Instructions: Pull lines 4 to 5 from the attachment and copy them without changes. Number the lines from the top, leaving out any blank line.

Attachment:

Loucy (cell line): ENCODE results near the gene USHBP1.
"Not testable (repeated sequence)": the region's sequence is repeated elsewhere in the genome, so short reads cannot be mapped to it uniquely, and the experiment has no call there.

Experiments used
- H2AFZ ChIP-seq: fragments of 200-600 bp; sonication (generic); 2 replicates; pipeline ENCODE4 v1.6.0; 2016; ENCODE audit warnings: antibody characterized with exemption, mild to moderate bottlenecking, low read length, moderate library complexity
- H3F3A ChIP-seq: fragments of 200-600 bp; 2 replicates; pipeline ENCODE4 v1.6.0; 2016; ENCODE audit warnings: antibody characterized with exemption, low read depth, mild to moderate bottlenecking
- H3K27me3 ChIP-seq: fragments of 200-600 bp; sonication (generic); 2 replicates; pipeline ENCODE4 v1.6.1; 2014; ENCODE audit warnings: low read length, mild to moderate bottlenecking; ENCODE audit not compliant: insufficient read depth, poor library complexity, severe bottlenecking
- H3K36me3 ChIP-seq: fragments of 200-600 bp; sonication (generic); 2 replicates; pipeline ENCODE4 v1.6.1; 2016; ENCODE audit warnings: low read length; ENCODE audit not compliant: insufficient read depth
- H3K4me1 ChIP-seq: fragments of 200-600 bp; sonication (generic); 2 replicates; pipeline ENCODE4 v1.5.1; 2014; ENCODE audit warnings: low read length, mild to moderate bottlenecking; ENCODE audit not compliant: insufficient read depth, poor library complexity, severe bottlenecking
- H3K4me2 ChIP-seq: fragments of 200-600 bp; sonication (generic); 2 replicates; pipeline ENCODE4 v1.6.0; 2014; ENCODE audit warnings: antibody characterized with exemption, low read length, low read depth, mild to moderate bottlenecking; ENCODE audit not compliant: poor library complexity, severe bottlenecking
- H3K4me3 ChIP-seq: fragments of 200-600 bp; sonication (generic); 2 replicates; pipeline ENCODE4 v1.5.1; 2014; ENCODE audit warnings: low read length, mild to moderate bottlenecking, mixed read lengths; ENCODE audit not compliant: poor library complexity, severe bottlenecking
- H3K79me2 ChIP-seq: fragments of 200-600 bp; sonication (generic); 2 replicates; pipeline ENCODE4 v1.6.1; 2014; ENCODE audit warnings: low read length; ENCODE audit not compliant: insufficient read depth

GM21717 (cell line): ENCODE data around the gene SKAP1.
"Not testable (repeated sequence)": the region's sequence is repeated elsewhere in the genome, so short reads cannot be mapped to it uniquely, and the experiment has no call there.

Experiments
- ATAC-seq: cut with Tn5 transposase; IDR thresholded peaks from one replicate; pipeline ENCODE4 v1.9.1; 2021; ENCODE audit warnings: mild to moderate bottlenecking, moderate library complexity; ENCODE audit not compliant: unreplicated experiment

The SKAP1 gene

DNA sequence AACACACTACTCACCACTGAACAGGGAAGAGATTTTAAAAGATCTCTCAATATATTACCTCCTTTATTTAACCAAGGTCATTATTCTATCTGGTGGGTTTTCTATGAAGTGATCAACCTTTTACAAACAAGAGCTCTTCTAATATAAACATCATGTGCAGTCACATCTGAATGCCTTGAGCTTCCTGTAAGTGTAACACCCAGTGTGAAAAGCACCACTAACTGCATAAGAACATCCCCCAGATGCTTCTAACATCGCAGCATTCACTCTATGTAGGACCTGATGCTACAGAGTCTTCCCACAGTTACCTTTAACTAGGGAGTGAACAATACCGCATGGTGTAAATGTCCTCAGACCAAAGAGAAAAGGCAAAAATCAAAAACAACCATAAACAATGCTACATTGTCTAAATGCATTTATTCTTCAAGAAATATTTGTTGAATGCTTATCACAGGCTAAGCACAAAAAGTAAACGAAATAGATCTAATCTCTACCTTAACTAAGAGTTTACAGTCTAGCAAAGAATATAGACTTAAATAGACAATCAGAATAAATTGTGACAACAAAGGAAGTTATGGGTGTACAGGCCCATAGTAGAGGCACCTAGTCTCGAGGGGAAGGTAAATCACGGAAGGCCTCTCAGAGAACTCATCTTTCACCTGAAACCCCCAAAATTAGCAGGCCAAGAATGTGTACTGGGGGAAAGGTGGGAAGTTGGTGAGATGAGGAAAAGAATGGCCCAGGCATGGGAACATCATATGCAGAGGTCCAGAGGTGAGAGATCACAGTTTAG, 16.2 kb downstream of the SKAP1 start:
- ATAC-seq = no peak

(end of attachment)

- H2AFZ ChIP-seq: fragments of 200-600 bp; sonication (generic); 2 replicates; pipeline ENCODE4 v1.6.0; 2016; ENCODE audit warnings: antibody characterized with exemption, mild to moderate bottlenecking, low read length, moderate library complexity
- H3F3A ChIP-seq: fragments of 200-600 bp; 2 replicates; pipeline ENCODE4 v1.6.0; 2016; ENCODE audit warnings: antibody characterized with exemption, low read depth, mild to moderate bottlenecking